Will you enjoy a clean Thanksgiving dinner tomorrow?
Perhaps the family cook is picking up a duck from a local farm or serving veggies from the organic co-op.
The term “clean” can include food that is natural, organic, less processed and free from “impure” additions. That means even a pint of berries will include growing and packaging locations, a website and often specific information about processing.
After years of being teased by marketing tactics and labels with additives we couldn’t begin to spell or pronounce, the shift toward wanting more “real” food has become a tsunami.
Friendsgiving – Thanksgiving dinner among friends – continues to be a “no rules” holiday.
From game nights to gourmet potlucks, the free-form experience has become one of several scheduled meal events for many during the fourth week of November.
Has this growing popularity made Friendsgiving a legitimate alternative to the traditional celebration?
A glance inside school lunch boxes reveals that the “fresh” and “real” food trends still haven’t reached young brown baggers.
Processed foods are staples in many home-packed school lunches, even though veggies and other healthier foods are now packaged in attractive, single-serve packs.
If prices of healthier options dropped to the level of dollar store packages, kids could be eating better.
School started weeks ago in some areas, so trends are already emerging in lunch boxes.
Chips. But potato chips have gone way beyond crinkle cut and thinly sliced salty crunches.
Even kids are packing bean chips, jicama chips, bean chips and rice chips.
Moms are looking for kid friendly flavors in snackable formats.
End the summer with a blaze out light: serve glow-in-the-dark treats.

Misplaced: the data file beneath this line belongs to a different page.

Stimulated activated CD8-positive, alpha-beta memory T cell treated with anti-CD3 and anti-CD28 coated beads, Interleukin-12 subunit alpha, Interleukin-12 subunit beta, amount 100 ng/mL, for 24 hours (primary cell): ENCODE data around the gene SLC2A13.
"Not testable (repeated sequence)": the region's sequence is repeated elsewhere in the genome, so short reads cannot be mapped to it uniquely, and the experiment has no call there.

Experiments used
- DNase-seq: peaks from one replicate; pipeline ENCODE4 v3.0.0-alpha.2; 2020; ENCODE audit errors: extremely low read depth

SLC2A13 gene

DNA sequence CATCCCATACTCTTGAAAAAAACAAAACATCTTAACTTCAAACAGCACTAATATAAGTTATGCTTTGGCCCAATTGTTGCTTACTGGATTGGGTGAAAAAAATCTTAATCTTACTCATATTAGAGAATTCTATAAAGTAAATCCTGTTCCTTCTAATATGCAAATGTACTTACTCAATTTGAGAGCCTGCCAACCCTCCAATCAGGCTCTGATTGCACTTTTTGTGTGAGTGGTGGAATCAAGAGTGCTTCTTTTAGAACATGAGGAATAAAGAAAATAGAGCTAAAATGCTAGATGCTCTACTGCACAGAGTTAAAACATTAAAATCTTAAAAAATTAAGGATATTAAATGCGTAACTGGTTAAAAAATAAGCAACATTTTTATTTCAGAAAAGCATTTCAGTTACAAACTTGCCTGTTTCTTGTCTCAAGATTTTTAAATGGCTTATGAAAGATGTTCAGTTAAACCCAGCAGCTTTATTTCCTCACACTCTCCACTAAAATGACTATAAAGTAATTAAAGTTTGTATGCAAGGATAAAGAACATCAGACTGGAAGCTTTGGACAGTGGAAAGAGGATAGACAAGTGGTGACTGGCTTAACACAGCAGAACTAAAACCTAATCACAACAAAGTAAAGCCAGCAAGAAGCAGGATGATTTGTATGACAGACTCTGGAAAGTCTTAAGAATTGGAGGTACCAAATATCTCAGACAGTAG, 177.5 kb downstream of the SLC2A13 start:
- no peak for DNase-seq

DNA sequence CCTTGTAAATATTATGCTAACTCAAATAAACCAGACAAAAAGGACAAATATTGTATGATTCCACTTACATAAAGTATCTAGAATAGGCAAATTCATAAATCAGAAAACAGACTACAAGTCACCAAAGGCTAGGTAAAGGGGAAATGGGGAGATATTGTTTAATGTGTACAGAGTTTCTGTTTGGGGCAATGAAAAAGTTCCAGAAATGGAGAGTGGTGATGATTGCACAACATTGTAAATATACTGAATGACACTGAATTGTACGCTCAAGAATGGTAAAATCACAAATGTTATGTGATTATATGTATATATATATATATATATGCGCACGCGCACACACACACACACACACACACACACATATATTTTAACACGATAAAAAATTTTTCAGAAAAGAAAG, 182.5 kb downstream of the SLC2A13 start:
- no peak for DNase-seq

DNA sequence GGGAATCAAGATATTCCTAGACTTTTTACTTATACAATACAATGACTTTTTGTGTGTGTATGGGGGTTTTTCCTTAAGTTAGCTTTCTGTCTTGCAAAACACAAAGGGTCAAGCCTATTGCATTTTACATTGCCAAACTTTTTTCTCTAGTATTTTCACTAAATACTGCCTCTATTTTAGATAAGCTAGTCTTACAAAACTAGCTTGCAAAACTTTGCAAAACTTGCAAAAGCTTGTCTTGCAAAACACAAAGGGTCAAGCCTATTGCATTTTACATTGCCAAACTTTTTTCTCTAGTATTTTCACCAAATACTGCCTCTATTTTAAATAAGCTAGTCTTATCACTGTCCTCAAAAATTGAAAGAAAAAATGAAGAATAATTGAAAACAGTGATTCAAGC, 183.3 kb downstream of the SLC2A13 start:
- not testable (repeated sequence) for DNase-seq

Instagram started the trend of sharing eye-catching, extreme, over-the-top desserts.
This summer, Disney added their own touch: theme parks served cotton candy at the top of a flashing wand, which produced a glow that caused the spun sugar to light up.
Now there’s been an explosion of glow-in-the-dark snacks including light up popcorn and gelato. What a great conclusion to summer!
As the opening of school edges closer, meal delivery services for kids are ramping up.
Ready-to-eat meals with pre-measured organic ingredients in vacuum-sealed and recipes offer quick meals during the evening rush hours after sports and before bed.
Family boxes include classic kid favorites. Some meal kits even have age-targeted options for infants, toddlers, 4-8 year-olds, 9-13 year-olds and teens.
Are subscription services worth the cost? Numbers tell the story, and they are growing.
I was surprised to hear my 10-year-old grandson request we stop at Wendy’s because it serves “real” meat.
I’d like to think he’s prioritizing a higher quality of fast food, instead of merely parroting a commercial.
Consumer education begins in early childhood, so it’s never too soon to show kids how we demand transparency in production and reconnect food with its’ origin.